“If the US doesn’t come to the Middle East with fair policies, the Middle East will come to the US in ways that jeopardise its interests and global standing.”
This view, which I’ve frequently reiterated in seminars and other forums in which I’ve participated in the US, is based on the history of US relations with this region since WWII.
Beneath the title “The end of America’s exit strategy in the Middle East,” in Foreign Affairs of 10 October, Suzanne Maloney, the vice president of the Brookings Institution and the director of its foreign policy programme, discussed two matters that can be paraphrased as follows.
Firstly, it was clear that the US, following its alarming exit from the Middle East, the most dismal manifestation of which was its departure from Afghanistan, was determined to pivot to Asia to take on China, its main superpower rival, and to take advantage of that continent’s vast reservoirs of economic activity. Secondly, barely had the US begun to implement the attendant policies and alliance-building called for by that pivot, whether with India, Australia, Japan, South Korea, or other countries, than it was summoned back the Middle East by political and military events that Maloney did not dwell on in detail.
These began on 7 October with the strategic shock delivered by Hamas’ brutal incursion into southern Israel, which was followed by the Israeli assault on Gaza, wreaking massive destruction and mass murder of Palestinian civilians, a significant majority of whom were women and children. Washington acted quickly. President Joe Biden flew to Israel where he attended a session of the Israeli war cabinet.
Fearful that the war might spread, the US moved to deter Iran and its allies by sending over two aircraft carrier groups, a nuclear submarine, and around 5,000 US marines. The UK and Germany added a supportive presence of their own. Israeli brutality quickly escalated, prompting Washington to seek a humanitarian pause to give relief agencies the chance to bring food and other emergency supplies into Gaza. It also wanted to encourage efforts to bring a new Palestinian administration into Gaza and then move towards a lasting peace based on the two-state solution.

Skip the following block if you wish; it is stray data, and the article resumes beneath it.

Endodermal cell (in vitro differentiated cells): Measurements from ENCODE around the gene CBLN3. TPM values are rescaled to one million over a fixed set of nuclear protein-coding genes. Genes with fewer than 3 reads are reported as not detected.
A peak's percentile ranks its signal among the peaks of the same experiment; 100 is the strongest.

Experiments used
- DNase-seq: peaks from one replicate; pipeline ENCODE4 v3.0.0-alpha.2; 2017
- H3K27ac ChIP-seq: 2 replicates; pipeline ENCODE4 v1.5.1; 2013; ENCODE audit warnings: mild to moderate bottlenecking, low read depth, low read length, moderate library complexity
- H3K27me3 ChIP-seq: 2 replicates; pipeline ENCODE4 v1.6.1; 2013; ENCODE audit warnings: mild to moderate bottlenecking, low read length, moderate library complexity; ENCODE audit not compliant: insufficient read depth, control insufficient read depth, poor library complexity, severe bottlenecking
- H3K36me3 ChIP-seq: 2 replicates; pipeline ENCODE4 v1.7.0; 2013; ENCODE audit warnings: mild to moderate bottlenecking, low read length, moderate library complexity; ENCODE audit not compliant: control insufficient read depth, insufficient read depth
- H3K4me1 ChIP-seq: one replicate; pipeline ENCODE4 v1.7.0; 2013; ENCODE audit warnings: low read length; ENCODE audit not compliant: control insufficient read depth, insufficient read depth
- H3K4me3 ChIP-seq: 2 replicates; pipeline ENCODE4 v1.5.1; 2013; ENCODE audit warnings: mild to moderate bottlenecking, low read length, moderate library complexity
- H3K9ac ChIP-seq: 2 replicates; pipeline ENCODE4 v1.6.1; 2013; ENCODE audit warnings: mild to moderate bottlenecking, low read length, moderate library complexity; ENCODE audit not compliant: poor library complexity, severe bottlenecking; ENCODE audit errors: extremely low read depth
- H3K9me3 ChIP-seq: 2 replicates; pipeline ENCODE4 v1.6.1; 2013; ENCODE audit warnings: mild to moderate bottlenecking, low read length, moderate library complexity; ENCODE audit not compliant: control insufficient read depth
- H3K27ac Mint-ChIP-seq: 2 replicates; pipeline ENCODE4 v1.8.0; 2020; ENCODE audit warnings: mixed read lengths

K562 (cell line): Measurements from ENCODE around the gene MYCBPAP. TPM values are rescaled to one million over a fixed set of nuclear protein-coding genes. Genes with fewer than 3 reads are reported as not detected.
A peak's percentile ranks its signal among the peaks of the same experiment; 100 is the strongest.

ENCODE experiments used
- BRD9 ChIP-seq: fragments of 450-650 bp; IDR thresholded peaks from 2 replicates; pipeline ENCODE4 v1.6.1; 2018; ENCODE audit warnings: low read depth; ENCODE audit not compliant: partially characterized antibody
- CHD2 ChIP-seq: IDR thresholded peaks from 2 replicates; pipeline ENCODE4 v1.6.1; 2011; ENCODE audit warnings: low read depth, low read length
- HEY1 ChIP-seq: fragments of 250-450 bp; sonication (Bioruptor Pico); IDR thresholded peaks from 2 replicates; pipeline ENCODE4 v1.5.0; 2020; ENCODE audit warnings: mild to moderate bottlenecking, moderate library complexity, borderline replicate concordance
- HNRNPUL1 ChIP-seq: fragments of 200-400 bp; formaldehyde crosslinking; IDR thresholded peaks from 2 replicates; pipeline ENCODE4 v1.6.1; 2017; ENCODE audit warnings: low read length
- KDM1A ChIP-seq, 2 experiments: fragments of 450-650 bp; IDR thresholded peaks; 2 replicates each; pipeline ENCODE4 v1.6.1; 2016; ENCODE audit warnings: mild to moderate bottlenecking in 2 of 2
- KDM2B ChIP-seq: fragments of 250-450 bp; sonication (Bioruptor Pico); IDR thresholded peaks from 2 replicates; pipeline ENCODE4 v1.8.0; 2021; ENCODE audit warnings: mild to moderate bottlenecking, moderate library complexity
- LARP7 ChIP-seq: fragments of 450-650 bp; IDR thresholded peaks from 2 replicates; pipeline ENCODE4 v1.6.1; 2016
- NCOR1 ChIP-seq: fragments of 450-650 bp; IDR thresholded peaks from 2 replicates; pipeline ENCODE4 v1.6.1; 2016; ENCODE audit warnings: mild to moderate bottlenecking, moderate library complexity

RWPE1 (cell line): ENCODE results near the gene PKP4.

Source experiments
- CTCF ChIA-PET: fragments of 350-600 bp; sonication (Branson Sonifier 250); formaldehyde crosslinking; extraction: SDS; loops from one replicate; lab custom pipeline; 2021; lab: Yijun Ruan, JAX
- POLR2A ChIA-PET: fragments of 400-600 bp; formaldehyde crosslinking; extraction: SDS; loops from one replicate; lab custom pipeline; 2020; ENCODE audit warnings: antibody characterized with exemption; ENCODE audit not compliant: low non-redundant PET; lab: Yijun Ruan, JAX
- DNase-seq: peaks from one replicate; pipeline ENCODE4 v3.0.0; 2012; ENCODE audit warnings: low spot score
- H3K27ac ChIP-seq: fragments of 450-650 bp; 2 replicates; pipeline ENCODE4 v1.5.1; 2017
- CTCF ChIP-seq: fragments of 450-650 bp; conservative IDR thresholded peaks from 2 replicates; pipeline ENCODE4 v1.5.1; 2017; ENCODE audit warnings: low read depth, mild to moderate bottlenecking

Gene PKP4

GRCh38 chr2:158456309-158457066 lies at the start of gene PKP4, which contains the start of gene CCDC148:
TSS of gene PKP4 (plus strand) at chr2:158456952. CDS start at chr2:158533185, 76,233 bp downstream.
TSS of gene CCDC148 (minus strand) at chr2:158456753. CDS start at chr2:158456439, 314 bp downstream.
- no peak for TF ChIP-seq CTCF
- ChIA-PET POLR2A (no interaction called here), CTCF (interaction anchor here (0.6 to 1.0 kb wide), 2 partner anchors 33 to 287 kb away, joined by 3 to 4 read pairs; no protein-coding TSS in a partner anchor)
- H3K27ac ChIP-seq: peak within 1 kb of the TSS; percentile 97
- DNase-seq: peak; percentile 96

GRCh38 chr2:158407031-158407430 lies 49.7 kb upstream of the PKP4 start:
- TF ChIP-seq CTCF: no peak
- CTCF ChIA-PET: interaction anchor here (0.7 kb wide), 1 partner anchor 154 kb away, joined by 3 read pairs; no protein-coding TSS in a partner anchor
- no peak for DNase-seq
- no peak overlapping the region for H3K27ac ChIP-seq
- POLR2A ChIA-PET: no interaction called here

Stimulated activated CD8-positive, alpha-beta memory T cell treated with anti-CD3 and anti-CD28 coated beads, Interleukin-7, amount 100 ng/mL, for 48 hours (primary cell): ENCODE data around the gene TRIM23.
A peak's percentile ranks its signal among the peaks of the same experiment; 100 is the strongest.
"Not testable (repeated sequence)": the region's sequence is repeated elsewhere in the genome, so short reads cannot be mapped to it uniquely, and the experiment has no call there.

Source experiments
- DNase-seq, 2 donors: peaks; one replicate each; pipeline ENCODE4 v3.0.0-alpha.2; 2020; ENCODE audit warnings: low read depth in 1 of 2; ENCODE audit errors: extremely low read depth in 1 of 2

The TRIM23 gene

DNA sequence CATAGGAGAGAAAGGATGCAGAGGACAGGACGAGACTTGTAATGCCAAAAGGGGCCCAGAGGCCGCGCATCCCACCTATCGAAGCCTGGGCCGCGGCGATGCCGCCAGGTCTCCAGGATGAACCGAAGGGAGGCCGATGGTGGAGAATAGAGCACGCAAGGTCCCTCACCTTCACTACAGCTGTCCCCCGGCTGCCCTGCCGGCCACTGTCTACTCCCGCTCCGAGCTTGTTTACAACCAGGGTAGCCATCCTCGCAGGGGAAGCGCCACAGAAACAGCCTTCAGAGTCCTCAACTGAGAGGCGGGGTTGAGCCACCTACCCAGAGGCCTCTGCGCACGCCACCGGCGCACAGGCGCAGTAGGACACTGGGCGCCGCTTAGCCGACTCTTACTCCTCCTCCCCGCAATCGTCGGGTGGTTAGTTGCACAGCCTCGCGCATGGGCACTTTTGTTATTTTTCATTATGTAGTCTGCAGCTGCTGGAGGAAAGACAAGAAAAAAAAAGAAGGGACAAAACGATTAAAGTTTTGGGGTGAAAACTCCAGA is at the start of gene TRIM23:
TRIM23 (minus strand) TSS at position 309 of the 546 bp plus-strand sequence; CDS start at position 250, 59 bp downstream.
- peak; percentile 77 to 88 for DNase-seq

The foregoing details, with which we supplemented Maloney’s exposition, show that, not only did the US call off its Middle East exit, but it has also re-immersed itself in one of the region’s oldest and most complex crises. Maloney argues that, in the interest of downsizing its presence in the Middle East, Washington attempted to broker a Saudi-Israel normalisation deal. In tandem, it sought to ease tensions with Iran.
To this end, it opted for a “Plan B,” a kind of deal that would rein in Tehran’s nuclear ambitions in exchange for modest economic rewards, such as partial lifting of boycotts and a release of $6 billion in frozen Iranian assets in exchange for the release of five US citizens detained in Iran. But the Middle East refused to work according to American plans and their swings between going and coming.